“The Mole had been working very hard all the morning, spring-cleaning his little home.”
Like many readers, I read The Wind in the Willows as a child and was completely charmed by the adventures of Ratty and Mole and Badger and Mr. Toad and the other creatures who populated Grahame’s captivating tale. Yet like any children’s book read as an adult, you wonder if it will have the same effect now as then. Would I relate to its characters, be able to vividly imagine its setting, to become part of the story instead of simply experiencing it? Fortunately, I found time had diminished none of its magic. From the moment that Mole discovered the river and began “messing around in boats,” I was there. I could hear the fresh wind rushing through the reeds and the splash of the water as Mole fell out of the boat. I could feel the warmth of Ratty’s snug house and the fear of Mole as he trekked through the Wild Woods. And what became appreciated once again became familiar and what became familiar became loved.
“Believe me, my young friend, there is nothing —— absolutely nothing —- half so much worth doing as simply messing about in boats ….”
Grahame embues The Wind in the Willows with the lazy, slow pace of nature on one hand, an idyllic existence, yet on the other also portrays inherent dangers which affect the lives of the inhabitants that are curiously brought about by their own choices and actions. We follow Rat, Mole, Badger, Toad and Otter through a season in their lives and discover some curious parallels to ours. There are certainly life lessons to be drawn from his enchanting narrative.
“Beyond the Wild Wood comes the Wild World,” said the Rat. “And that’s something that doesn’t matter, either to you or to me. I’ve never been there, and I’m never going, nor you either, if you’ve got any sense at all.”
And while I thoroughly enjoyed this read, I must admit I was somewhat disturbed by the behaviour of Toad of Toad Hall who exhibited some extremely self-centered, if not addictive, tendencies that jeopardized the well-being of others in ways that were often quite dangerous. From the blatant theft of automobiles and other things, to his time in prison, Toad exhibits a gleeful, remorseless egoism and pride in his unethical, conscienceless acts, no matter whom he upsets or injures.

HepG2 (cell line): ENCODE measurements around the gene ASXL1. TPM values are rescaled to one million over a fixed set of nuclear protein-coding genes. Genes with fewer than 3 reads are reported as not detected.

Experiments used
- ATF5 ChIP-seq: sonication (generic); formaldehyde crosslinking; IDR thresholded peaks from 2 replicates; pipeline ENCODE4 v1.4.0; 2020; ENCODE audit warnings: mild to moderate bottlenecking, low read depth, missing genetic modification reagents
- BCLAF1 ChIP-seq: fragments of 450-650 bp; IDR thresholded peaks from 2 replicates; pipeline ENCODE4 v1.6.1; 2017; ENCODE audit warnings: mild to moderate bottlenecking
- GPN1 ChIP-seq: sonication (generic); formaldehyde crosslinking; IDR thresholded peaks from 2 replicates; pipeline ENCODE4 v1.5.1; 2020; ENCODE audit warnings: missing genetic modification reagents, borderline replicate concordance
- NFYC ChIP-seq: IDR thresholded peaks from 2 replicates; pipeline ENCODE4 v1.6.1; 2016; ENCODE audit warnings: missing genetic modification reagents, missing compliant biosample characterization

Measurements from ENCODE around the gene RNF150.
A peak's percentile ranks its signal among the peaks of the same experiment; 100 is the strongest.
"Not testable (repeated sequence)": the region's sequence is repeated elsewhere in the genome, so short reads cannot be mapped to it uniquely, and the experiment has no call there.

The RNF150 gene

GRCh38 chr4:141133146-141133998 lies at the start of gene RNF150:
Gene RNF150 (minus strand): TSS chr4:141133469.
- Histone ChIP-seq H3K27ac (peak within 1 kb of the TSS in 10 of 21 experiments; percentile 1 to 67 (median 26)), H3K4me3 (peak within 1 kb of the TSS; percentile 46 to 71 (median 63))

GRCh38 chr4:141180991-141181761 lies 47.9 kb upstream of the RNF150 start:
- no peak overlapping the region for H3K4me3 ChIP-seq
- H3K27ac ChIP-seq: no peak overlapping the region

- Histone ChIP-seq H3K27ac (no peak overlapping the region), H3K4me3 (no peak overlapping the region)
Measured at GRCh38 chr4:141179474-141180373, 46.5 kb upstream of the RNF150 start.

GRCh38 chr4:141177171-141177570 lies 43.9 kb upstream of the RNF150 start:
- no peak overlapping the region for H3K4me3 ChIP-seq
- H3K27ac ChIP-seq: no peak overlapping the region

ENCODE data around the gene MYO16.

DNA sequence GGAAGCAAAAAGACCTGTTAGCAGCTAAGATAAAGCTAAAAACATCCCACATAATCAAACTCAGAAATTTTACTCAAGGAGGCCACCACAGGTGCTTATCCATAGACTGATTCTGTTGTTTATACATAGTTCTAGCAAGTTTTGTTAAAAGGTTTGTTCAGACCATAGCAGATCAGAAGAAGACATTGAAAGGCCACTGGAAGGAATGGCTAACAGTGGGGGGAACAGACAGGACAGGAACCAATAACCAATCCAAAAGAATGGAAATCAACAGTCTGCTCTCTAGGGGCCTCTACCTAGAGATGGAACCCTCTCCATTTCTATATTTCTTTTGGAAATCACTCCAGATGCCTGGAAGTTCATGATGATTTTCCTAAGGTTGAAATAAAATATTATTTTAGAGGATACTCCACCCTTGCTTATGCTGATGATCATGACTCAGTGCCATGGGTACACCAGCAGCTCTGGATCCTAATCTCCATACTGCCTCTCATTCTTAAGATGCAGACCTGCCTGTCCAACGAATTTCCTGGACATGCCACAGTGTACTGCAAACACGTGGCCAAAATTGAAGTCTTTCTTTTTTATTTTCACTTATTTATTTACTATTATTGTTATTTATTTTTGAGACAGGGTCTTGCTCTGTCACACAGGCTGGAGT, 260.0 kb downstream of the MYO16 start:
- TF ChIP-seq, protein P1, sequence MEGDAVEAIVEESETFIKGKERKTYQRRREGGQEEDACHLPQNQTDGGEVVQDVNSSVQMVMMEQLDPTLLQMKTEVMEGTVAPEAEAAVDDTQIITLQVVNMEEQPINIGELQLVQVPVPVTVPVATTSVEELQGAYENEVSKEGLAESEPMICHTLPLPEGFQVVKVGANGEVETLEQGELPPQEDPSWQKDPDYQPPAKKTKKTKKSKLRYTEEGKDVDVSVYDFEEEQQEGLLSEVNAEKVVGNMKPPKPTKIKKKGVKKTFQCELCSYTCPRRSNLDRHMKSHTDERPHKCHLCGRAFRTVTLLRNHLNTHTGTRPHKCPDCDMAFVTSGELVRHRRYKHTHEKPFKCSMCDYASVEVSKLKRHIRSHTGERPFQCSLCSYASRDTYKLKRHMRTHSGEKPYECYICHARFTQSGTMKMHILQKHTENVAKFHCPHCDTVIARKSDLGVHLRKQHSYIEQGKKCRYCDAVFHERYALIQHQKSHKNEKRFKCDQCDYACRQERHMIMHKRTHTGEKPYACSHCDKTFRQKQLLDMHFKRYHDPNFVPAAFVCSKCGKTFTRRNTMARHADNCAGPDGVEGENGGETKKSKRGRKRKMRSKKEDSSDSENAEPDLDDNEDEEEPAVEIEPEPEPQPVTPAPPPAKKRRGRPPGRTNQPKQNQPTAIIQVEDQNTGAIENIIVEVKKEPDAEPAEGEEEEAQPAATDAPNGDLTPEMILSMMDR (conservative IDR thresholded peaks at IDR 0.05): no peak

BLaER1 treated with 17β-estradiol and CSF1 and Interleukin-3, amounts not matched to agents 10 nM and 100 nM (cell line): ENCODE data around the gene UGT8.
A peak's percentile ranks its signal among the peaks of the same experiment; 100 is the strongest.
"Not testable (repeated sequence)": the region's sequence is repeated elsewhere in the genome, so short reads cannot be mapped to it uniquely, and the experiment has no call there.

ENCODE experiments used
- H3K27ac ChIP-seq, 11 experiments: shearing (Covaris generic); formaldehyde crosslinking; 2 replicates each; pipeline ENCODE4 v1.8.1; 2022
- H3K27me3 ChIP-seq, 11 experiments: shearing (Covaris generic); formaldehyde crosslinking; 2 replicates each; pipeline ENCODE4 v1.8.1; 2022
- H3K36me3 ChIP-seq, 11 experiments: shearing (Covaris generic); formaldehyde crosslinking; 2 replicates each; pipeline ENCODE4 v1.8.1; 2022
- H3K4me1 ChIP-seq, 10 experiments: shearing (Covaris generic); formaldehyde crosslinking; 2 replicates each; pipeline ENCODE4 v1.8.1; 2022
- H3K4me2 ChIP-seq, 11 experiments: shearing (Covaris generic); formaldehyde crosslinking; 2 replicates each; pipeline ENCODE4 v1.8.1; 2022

“Toad sat up slowly and dried his eyes. Secrets had an immense attraction for him, because he never could keep one, and he enjoyed the sort of unhallowed thrill he experienced when he went and told another animal, after having faithfully promised not to.”
Yet in the end, he magically changes his ways and becomes a reformed Toad, which perhaps indicates that the book is much like a children’s fairy tale and should be enjoyed as such without much introspection into deeper themes.
Yet in spite of its magical, imaginative nature, one theme resonates deeply from its pages: Friendship. From my read-along of C.S. Lewis’ The Four Loves, we learned that true friendship is often a matter of circumstances rather than choice, and that friendship strengths as we share common journeys, and we experiences these maxims through the animal friendship in this story. True friendship requires sacrifice, patience, and the willingness to accept our friends as they are, in effect, how God made them. As such, I admired the consideration and humility that Rat and Mole showed towards each other, at once displaying natural tendencies towards selfishness but tempered by the willingness to suppress them for the good of the other. Even their treatment of Toad was far more charitable and tolerant than he deserved, yet that charity and steadfastness won him over in the end. And this review would not be complete without mentioning Badger, a stalwart figure of fortitude, bravery and strong leadership who, in spite of his dislike of Society, was a firm anchor in their animal community. Oh, to have friends like these!, one might say to oneself!
I would definitely recommend The Wind in the Willows to anyone who hasn’t read it and as a re-read for those who have. Beware! You will be drawn away into a magical world of Grahame’s creation and you won’t want to leave!
“All this he saw, for one moment breathless and intense, vivid on the morning sky; and still, as he looked, he lived; and still, as he lived, he wondered.”